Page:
One could argue that it was somewhat overly obvious from that statement that he was UCCF staff... I couldn't possibly comment.:)

I guess I was confused by the fact that his blogger profile claims he comes from York, where I thought the only staffworker was called Paula Love. Although I guess that could have been his name on weekends. And what is university if it isn't one long weekend?

As for sleep... I did actually go to bed rather shortly after I posted that. Then I woke up unexpectedly early after about 4 hrs sleep, which was annoying, but I don't actually feel less alerty today - perhaps more tired, but rather less alert!

I do actually tend to mostly get a reasonable amount of sleep in the average day I think. I just get it at different times to the average person!

étrangère said...

Oh pants, I was confusing Daves. Too many ppl are called Dave - sorry Dave, didn't realise twas you; thought it was Dave. Dave isn't a CUSW and you won't see him at R1; Dave is and you will. Neither Dave is Paula Love.

Dave K said...

Oh dear...

Sorry about the confusion. It's happened one too many times, probably because as I hang around many of the same blogs that Dave Bish does, so I have updated my profile.

A few preliminary things

As to your brother John I'm afraid I don't know him, although I know a handful of students and those who hang around them.

I think I’ll continue calling myself a Calvinist despite your suggestion John. I sometimes think that I’m a 4 out of 4 point Calvinist because I think that if you agree to answer the question ‘do you believe in a limited atonement?’ you will always give a wrong, and unhelpful answer. I think Calvin would have agreed with me to. But I won’t get to upset whatever you label me as.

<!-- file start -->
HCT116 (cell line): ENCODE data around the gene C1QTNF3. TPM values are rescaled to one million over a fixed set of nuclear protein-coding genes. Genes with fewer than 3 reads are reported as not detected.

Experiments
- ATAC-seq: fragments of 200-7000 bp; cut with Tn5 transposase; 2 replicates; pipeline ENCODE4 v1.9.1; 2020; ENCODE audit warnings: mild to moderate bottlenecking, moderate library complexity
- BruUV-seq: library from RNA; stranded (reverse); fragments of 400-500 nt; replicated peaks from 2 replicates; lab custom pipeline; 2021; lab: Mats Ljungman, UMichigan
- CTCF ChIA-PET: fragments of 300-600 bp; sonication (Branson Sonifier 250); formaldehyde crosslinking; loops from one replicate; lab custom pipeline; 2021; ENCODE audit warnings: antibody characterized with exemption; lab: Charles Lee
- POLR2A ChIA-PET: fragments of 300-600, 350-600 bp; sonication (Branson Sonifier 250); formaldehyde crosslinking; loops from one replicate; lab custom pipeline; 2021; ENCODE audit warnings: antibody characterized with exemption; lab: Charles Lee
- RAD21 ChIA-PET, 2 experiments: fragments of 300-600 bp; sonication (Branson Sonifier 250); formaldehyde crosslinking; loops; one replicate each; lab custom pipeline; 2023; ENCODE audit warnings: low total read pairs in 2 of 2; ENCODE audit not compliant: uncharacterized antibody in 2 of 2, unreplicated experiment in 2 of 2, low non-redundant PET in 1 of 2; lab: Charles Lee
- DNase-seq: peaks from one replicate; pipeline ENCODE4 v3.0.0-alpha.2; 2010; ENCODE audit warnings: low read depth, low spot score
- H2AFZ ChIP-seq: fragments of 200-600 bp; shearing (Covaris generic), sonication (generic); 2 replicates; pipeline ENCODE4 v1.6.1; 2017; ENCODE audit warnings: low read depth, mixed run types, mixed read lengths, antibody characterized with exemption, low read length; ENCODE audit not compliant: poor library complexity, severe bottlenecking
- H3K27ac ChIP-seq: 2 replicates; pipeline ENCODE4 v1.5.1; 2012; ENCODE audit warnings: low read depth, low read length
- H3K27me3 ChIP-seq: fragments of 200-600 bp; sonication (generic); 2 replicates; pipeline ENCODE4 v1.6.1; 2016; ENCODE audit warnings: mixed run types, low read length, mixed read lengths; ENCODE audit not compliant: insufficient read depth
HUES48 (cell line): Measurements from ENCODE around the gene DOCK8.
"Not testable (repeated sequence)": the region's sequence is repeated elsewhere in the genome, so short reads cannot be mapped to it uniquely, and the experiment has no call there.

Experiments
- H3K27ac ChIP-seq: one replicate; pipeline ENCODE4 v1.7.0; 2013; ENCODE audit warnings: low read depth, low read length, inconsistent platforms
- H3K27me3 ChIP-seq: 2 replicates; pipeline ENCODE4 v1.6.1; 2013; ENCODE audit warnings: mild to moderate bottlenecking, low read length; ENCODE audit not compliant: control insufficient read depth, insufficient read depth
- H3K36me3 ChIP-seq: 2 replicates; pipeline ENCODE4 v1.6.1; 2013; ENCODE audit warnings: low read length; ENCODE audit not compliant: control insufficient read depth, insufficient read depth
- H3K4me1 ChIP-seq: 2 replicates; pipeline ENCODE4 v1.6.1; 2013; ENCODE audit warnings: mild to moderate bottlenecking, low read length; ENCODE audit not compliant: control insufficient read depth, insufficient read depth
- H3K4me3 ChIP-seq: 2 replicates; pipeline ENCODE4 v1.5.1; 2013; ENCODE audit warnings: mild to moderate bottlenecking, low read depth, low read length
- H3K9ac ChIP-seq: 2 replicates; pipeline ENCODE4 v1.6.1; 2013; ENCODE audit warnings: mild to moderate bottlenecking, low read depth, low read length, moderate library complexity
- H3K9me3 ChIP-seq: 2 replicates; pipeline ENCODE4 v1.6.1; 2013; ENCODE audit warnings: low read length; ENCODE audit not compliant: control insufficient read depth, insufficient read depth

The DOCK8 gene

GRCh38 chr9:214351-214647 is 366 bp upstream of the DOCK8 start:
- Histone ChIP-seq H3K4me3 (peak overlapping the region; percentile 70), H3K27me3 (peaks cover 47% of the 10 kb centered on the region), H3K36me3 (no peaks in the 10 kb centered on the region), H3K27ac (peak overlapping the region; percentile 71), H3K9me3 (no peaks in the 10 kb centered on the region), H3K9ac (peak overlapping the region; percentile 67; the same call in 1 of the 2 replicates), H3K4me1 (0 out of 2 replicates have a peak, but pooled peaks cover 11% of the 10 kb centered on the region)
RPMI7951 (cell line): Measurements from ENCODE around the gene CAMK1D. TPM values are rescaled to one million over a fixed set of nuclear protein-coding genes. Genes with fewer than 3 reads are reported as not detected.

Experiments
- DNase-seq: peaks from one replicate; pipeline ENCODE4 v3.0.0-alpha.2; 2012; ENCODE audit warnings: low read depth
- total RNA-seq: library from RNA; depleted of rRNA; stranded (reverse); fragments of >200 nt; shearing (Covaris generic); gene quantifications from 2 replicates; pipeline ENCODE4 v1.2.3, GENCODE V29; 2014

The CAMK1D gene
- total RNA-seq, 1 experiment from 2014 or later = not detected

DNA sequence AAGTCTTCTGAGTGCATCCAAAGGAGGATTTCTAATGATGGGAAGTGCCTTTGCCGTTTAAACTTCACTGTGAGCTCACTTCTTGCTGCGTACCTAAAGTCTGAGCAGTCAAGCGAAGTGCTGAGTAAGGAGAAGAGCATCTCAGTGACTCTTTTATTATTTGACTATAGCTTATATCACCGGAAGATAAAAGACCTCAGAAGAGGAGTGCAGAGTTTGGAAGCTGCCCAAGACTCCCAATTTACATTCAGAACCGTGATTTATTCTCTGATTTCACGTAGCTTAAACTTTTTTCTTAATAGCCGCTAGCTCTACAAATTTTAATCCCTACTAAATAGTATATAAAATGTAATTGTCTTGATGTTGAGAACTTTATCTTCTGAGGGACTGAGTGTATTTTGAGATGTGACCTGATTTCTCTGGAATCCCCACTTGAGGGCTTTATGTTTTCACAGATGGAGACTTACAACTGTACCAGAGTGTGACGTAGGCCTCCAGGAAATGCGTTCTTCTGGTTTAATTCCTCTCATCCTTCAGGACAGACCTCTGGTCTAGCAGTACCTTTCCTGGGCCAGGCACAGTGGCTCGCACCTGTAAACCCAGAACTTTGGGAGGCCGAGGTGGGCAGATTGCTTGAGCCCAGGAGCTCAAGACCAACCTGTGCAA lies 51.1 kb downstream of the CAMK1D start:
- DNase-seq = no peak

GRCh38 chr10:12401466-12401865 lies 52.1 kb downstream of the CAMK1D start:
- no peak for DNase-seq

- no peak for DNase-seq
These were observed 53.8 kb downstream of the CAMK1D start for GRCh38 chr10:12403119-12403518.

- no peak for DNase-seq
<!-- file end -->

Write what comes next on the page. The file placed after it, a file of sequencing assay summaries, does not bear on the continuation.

I’m sorry if my comments are a little off topic and not really dealing with the subject at hand. I have a tendency to do that – for too many reasons to bore you with now. I’ll try and get back to the subject.

The subject I’m supposed to be talking about

When I think about the bible’s witness I think I come back to Rosemary’s point. All the reasons I can think of why the various biblical writers that anyone is punished and others are not is either:

1. They are evil and deserve it.
2. They have attacked God’s people in some way.
3. It is part of God’s great plan to bring salvation to the world and redeem creation.

These are obviously interconnected most of the time.